The number of unemployed actually rose by 1,000 to 128,000 over the last two years and the number of 15-24 year olds who were Not in Employment, Education or Training (NEET) rose by 3,000 to 74,000. The NEET rate has been unchanged at 11.1% over the last two years. The under-utilisation rate, which includes those people in part time jobs who want more work, fell in the September quarter to 12.2% from 12.7% in the June quarter, but is unchanged from two years ago. There were 329,000 under-utilised people in the September quarter.

The Reserve Bank has warned that record high net migration, particularly of working age people, was moderating wage growth in an economy growing at almost 4%.

'Reckless migration policy'

Earlier, New Zealand First Leader Winston commented on yesterday's record-high migration figures, describing policy settings as reckless.

“We have tens of thousands of young New Zealanders who can’t get a job, congested roads, a housing crisis, over-burdened hospitals and schools and yet the government persists with a madcap policy that is not working in the best interests of all New Zealanders," Peters said.

“The high level of low-skilled workers coming to New Zealand, including international students, has undermined working conditions and put a lid on wages," he said.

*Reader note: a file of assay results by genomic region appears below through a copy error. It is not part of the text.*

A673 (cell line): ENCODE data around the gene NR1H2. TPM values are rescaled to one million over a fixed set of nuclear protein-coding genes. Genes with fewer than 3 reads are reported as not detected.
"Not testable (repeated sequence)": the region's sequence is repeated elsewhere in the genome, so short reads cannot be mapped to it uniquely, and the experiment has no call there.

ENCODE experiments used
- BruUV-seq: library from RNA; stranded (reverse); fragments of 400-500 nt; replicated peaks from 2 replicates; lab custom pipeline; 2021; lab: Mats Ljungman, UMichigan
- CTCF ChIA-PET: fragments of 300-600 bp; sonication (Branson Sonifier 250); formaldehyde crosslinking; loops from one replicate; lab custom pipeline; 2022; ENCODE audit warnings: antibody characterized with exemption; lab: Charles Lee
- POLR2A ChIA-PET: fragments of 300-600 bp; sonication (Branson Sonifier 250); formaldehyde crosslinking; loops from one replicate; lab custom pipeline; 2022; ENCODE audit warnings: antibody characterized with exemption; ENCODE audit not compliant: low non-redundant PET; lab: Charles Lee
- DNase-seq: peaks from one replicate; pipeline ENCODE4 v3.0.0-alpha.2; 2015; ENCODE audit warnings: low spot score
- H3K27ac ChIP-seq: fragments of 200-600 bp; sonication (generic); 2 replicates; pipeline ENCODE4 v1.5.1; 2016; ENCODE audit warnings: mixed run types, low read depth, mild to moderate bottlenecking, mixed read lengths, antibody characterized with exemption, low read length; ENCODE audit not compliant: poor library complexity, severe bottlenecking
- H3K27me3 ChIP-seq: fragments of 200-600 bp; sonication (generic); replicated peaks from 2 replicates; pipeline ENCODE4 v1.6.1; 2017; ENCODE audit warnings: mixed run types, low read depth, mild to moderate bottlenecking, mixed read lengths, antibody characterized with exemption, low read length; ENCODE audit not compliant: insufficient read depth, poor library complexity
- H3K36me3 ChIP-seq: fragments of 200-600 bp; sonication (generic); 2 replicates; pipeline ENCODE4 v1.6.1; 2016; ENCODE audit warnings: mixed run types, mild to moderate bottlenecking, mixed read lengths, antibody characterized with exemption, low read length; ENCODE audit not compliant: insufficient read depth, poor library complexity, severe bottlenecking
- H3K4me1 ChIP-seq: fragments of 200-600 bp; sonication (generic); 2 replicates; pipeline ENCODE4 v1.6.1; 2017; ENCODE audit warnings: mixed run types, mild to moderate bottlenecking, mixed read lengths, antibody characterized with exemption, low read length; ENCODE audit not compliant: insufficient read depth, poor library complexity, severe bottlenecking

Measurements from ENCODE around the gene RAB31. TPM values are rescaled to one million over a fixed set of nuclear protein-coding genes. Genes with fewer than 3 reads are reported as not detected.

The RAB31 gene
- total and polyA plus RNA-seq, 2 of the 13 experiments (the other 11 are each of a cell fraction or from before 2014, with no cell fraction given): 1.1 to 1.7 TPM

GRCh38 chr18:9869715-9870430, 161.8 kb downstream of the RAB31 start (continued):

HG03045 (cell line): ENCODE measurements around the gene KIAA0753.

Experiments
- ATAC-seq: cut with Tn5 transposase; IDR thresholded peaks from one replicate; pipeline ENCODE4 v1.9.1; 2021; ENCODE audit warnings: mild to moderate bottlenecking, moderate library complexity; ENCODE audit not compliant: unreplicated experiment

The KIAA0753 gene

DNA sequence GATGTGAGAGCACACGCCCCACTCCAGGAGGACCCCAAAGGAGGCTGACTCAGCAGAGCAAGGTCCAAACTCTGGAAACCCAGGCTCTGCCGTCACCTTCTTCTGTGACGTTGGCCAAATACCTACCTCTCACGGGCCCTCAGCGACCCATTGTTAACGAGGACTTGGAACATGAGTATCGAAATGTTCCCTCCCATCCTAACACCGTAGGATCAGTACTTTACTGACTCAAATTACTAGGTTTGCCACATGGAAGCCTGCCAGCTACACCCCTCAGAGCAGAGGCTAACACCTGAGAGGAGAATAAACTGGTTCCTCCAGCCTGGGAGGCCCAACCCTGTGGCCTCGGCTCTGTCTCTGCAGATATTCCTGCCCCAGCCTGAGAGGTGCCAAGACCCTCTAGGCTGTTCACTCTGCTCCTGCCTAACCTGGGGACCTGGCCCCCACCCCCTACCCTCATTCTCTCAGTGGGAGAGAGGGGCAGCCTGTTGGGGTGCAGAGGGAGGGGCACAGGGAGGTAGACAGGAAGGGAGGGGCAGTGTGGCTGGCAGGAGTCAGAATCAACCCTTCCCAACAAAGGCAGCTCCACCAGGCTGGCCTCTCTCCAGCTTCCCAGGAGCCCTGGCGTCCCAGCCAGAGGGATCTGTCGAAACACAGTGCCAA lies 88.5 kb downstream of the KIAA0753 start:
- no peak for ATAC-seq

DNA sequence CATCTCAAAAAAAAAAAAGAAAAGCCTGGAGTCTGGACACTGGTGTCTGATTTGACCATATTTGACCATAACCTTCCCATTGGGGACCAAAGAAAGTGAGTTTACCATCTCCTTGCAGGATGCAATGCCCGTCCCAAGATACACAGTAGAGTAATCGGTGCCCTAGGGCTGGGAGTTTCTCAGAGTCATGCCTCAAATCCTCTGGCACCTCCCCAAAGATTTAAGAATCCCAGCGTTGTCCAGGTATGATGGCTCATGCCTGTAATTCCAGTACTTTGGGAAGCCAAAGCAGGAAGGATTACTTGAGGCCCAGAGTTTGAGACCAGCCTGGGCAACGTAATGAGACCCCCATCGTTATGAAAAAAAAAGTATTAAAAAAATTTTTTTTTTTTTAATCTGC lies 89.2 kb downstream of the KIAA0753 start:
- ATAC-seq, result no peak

"It is clear that the government’s only strategy for the 2017 election is bloat the economy with consumption and perpetuate the myth that consumption growth equals real GDP per person growth. It doesn’t, and as the one political party that understands that we intend to blow their political strategy clean out of the water.”

Meanwhile, Peters reacted to comments from construction firms that at least 1,000 foreign workers would be needed to rebuild the road and rail connections through Kaikoura. He said New Zealanders should be used to rebuild the roads and rail, "not cheap foreign labour."

"Recruitment and immigration companies who make big money bringing in foreign labour perpetuate the myth we don’t have the workers and labour when we do," Peters said.

“A skilled structural fabricator/welder in Christchurch recently told NZ First that foreign workers in the Christchurch Rebuild were being paid ‘very low wages’ which was driving down wage rates for Kiwis," he said.

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Couldn't agree more Winston. We have a huge problem that is being completely ignored - an army of beneficiaries completely out of touch with the working world. Filling the place up with immigrant labour is not and never will be the answer - deal with the problem!


I'm emigrating in the New Year. Taking my family to live in the Olde Country. It's bittersweet, but we know that we're the lucky ones, in that we have options. I have no doubt that even Australia will be off limits to Kiwis in a few years, as Australia elects to further secure its borders from NZ's relentlessly reckless immigration policy.